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It hasn't been the best quarter for Culp, Inc. (NYSE:CULP) shareholders, since the share price has fallen 11% in that time. But that doesn't detract from the splendid returns of the last year. Indeed, the share price is up an impressive 135% in that time. So some might not be surprised to see the price retrace some. More important, going forward, is how the business itself is going.
In his essay The Superinvestors of Graham-and-Doddsville Warren Buffett described how share prices do not always rationally reflect the value of a business. One flawed but reasonable way to assess how sentiment around a company has changed is to compare the earnings per share (EPS) with the share price.
During the last year Culp saw its earnings per share (EPS) drop below zero. While this may prove temporary, we'd consider it a negative, so we would not have expected to see the share price up. We might get a clue to explain the share price move by looking to other metrics.
Revenue was pretty flat year on year, but maybe a closer look at the data can explain the market optimism.
You can see below how earnings and revenue have changed over time (discover the exact values by clicking on the image).
Balance sheet strength is crucial. It might be well worthwhile taking a look at our free report on how its financial position has changed over time.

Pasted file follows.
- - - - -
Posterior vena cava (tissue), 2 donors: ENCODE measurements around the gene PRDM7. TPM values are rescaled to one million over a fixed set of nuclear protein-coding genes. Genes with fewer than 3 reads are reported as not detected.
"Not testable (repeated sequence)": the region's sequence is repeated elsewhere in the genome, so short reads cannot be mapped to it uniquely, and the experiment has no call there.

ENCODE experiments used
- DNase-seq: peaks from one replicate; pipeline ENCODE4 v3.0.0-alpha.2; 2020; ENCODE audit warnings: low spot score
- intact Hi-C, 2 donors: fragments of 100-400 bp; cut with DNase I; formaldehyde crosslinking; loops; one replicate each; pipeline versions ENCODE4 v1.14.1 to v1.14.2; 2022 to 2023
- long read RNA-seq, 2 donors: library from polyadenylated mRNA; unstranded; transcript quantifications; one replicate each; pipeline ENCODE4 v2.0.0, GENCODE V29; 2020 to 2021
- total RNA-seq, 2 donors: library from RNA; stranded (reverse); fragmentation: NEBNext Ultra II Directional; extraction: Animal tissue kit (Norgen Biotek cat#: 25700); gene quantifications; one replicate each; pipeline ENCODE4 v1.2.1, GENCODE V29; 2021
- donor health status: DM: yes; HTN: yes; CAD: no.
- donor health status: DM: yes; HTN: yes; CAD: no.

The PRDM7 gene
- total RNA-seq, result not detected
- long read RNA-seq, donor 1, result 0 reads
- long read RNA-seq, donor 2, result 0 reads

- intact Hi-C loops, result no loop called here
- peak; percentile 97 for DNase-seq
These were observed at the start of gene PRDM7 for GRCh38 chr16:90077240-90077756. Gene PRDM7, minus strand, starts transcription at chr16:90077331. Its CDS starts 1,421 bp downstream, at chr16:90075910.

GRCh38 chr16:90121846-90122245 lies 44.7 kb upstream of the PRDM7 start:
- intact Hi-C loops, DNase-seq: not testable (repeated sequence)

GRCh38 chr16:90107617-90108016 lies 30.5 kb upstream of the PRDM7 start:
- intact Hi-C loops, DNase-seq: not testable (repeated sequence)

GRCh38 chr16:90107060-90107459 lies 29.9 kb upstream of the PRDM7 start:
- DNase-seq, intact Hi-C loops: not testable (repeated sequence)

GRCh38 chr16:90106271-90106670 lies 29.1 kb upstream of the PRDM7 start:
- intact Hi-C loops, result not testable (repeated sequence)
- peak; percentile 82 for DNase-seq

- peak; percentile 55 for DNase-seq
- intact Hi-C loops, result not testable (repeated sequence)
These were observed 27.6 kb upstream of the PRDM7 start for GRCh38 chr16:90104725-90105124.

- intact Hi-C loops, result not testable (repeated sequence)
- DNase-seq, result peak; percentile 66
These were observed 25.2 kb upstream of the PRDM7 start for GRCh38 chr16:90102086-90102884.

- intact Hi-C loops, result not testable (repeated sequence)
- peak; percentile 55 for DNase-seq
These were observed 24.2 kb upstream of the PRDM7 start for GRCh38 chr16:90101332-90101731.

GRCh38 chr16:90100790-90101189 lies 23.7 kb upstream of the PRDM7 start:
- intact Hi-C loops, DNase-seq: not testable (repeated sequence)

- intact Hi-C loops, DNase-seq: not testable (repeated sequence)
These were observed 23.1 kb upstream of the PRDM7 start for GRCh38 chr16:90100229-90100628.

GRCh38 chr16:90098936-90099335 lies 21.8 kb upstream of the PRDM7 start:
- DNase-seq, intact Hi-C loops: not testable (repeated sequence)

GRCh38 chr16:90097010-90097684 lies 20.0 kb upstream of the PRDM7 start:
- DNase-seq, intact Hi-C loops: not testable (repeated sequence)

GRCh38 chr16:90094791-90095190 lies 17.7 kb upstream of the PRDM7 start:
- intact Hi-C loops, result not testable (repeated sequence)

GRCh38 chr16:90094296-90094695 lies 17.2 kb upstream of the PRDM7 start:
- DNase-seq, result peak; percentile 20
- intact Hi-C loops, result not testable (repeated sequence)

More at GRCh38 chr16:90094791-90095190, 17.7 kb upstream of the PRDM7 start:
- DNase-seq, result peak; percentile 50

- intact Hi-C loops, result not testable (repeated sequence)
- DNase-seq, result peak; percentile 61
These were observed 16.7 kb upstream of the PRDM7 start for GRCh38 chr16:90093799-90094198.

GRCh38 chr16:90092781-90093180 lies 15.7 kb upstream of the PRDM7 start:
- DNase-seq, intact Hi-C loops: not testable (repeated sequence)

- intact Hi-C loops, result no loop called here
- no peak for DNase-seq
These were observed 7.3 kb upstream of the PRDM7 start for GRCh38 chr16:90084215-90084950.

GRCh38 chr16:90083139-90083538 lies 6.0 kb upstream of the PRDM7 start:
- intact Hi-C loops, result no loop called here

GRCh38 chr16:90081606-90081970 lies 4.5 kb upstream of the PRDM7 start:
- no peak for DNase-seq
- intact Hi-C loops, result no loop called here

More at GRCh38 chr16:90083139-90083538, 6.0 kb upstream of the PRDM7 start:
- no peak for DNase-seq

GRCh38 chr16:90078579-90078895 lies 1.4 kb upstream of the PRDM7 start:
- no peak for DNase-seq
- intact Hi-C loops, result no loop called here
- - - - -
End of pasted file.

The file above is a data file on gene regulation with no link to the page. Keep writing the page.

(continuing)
What About Dividends?
As well as measuring the share price return, investors should also consider the total shareholder return (TSR). The TSR is a return calculation that accounts for the value of cash dividends (assuming that any dividend received was reinvested) and the calculated value of any discounted capital raisings and spin-offs. Arguably, the TSR gives a more comprehensive picture of the return generated by a stock. We note that for Culp the TSR over the last year was 142%, which is better than the share price return mentioned above. And there's no prize for guessing that the dividend payments largely explain the divergence!
A Different Perspective
It's good to see that Culp has rewarded shareholders with a total shareholder return of 142% in the last twelve months. That's including the dividend. Notably the five-year annualised TSR loss of 6% per year compares very unfavourably with the recent share price performance. We generally put more weight on the long term performance over the short term, but the recent improvement could hint at a (positive) inflection point within the business. I find it very interesting to look at share price over the long term as a proxy for business performance. But to truly gain insight, we need to consider other information, too. Take risks, for example - Culp has 1 warning sign we think you should be aware of.
Of course, you might find a fantastic investment by looking elsewhere. So take a peek at this free list of companies we expect will grow earnings.
Please note, the market returns quoted in this article reflect the market weighted average returns of stocks that currently trade on US exchanges.
This article by Simply Wall St is general in nature. It does not constitute a recommendation to buy or sell any stock, and does not take account of your objectives, or your financial situation. We aim to bring you long-term focused analysis driven by fundamental data. Note that our analysis may not factor in the latest price-sensitive company announcements or qualitative material. Simply Wall St has no position in any stocks mentioned.
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